“So, you see a biosimilar on the market, but not a lot of utilization. You also could see it being put on formulary, but there are no step therapies,” she said.

Payers may be slow to adopt biosimilars, may cling to manufacturer rebates for originator products, or may jump into biosimilars and suffer the uncertainty of unclear financial benefits of doing so, she said. “That sort of middle, in-between area is that the payer will put a biosimilar on formulary but won’t take the reference product off.”

Payers may only dip a toe into the biosimilar pond by tweaking their policies just a little, such as by requiring a smaller co-pay for the biosimilar, which Fish described as “semi-management.” More recently, the payer stance toward biosimilars has been characterized by aggressive management. “You see formularies that are going to get whittled down if there is more than 1 biosimilar product.”

But this form of management may assume an odd shape, she said, because payers may put a few biosimilars and their reference product on formulary, or just a brand and a biosimilar, or 2 biosimilars, she said.

A Look at Individual Trends

Fish reviewed some of the trends in individual biosimilar adoption. Infliximab biosimilars accounted for just 11% of market share in mid to late 2019, and even by the end of the second quarter of 2021, the originator product, Remicade, held a 75% share, she noted.

The story is better for short-acting filgrastim (Neupogen), she said. The biosimilar Zarxio had a 57% share of the market in the third quarter of 2019, vs 40% for Neupogen, and by the second quarter of this year, the originator held just a 26% share of the market.

Long-acting filgrastim (pegfilgrastim) biosimilars have taken an incrementally larger share of the market from Neulasta and its wearable injector version (Neulasta Onpro). Starting in the third quarter of 2019, the reference drug held just a 55% share of the market, and that declined to 52% by the second quarter of 2021, Fish said. Those are still large shares of the market for biosimilars.

“What really makes it interesting is that pegfilgrastim biosimilars are not just against Neulasta, but against Neulasta Onpro,” Fish said. “So, this is different than we were anticipating what the utilization of pegfilgrastim was going to be. We began looking at the utilization, and we saw a very big uptake against both the on-body applicator and the regular version of Neulasta.”

“Besides that, the manufacturer had tried to convert everybody to the on-body applicator and they were doing an amazing job of that,” she said.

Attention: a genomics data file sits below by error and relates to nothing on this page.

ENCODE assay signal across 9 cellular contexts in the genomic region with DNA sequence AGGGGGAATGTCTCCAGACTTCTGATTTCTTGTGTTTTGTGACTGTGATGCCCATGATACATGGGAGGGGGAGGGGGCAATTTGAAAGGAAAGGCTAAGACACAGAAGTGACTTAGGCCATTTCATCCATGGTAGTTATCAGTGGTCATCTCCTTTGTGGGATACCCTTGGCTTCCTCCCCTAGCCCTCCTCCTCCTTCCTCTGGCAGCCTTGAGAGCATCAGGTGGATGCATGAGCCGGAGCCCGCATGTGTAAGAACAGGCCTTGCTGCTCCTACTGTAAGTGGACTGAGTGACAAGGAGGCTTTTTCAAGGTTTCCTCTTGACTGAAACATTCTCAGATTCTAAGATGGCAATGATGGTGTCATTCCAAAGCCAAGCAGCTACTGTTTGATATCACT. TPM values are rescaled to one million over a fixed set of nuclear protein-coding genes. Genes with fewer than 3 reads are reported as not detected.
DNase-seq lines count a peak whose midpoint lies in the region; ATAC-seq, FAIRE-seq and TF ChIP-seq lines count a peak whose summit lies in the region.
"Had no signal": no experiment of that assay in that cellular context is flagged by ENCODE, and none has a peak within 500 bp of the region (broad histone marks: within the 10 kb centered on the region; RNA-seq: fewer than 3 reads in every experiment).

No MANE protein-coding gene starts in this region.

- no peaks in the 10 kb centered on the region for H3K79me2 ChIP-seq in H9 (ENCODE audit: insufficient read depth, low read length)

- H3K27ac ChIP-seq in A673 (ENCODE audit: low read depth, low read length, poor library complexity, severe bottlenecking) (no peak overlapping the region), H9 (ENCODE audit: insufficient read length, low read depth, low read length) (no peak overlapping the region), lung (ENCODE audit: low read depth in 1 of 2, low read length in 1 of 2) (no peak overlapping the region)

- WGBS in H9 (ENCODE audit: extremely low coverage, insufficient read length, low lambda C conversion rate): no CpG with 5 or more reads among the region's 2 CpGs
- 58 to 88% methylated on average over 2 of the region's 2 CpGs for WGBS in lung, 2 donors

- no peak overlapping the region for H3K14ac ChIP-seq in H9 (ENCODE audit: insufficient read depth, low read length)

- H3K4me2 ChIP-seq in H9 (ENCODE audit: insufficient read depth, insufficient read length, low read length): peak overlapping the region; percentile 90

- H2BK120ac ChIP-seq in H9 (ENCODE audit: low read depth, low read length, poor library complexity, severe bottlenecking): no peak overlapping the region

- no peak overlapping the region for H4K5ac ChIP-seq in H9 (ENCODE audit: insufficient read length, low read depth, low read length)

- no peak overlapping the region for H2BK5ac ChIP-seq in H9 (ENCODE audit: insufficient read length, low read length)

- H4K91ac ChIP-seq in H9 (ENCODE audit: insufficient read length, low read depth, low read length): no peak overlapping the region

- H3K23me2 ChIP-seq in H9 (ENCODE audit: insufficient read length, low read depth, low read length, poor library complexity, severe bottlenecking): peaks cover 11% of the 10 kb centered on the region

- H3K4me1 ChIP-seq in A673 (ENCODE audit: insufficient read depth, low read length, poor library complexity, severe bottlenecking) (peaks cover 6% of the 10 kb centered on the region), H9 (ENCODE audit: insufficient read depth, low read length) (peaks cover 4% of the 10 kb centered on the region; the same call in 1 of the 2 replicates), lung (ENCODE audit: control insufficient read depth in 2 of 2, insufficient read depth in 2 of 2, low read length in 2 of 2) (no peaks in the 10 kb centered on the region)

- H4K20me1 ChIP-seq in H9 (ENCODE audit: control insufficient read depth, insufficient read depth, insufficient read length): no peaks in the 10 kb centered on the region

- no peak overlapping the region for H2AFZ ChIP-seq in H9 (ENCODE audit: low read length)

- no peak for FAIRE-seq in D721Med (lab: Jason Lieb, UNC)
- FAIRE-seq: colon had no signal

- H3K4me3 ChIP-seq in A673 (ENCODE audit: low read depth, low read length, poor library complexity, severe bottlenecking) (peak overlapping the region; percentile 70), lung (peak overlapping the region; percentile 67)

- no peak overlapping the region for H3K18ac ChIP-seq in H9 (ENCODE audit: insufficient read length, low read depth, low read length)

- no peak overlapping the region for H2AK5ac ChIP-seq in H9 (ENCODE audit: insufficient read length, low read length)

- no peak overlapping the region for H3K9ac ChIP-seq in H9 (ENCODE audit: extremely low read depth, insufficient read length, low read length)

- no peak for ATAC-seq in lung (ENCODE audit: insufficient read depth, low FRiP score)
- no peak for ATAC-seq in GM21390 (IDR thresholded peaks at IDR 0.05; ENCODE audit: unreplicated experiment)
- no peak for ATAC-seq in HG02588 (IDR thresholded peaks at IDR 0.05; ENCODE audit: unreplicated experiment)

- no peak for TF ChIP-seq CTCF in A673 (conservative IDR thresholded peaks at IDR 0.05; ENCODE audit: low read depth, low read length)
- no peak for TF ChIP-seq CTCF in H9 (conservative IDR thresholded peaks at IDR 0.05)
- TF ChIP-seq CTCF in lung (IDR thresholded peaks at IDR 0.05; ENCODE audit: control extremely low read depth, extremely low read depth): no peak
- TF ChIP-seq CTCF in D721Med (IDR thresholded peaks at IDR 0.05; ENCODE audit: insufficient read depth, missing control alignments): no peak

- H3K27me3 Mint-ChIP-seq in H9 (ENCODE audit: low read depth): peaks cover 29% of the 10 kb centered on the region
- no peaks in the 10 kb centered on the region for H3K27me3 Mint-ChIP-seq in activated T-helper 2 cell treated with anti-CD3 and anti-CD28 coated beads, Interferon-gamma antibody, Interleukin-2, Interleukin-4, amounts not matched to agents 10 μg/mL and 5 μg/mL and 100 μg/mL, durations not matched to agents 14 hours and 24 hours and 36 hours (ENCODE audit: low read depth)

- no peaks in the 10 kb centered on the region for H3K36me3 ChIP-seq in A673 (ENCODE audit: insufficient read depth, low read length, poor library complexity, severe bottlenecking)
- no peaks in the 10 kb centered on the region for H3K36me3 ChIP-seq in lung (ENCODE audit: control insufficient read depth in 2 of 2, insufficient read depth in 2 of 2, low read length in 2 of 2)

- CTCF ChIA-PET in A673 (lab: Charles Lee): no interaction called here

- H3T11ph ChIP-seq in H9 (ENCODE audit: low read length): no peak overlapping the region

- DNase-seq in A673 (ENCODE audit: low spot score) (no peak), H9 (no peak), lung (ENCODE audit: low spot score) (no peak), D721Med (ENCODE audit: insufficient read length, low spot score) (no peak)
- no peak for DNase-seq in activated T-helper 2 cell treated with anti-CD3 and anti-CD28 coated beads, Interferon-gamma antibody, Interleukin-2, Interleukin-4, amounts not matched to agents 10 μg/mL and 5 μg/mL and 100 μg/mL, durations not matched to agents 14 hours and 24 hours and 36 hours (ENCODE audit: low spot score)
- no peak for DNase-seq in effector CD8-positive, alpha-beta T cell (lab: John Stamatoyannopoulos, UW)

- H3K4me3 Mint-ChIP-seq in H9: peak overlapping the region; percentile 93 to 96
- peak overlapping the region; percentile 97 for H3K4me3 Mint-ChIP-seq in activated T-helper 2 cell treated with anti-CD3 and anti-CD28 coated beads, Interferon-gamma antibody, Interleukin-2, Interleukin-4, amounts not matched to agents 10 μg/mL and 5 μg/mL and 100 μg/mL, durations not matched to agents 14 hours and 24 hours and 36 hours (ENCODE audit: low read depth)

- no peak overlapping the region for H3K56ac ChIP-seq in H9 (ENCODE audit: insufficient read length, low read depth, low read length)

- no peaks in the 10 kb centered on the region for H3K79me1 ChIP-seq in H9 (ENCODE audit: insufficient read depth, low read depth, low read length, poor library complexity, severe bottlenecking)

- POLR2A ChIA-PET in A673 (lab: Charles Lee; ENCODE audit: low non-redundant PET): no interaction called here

A more traditional—or predictable—uptake curve has been seen in use of rituximab biosimilars. Fish noted that from 100% use of the originator brand, Rituxan, in the third quarter of 2019, biosimilars had assumed a 53% share of the market by the second half of 2021.

Rituximab is used in oncology and rheumatology, but it has been better received among oncologists, Fish said. However, the more recent market share numbers indicate that rheumatologists are picking up the biosimilar versions of rituximab.

The same pattern is seen for the bevacizumab market, which was dominated by the originator brand in the third quarter of 2019 (96%). By the second half of 2021, the reference brand share was 32%. Fish estimated cumulative bevacizumab biosimilar savings of $1.4 billion in the United States.

An almost identical biosimilar trajectory is notable in trastuzumab, where the reference brand went from a 96% share in the second half of 2019 to a 32% share by the middle of 2021, with cumulative savings of $2.5 billion, Fish said.

Epoetin alfa biosimilars have followed a relatively flat trajectory since mid-2019, according to Fish. Starting from a 41% market share, they now represent 44% of the market.

It’s important to note that the average sales prices (ASPs) for biosimilars and reference products have been decreasing over time, so the competition has stopped the upward march of reference product prices and resulted in savings for both reference products and biosimilars, Fish said.

The trastuzumab reference product (Herceptin) had seen a 15% ASP drop by mid-2021; Avastin (bevacizumab), 13%; Rituxan, 8%; Neulasta, 47%; Neupogen, 3%; Epogen/Procrit (epoetin alfa), 37%; and Remicade, 50%, according to Fish’s figures.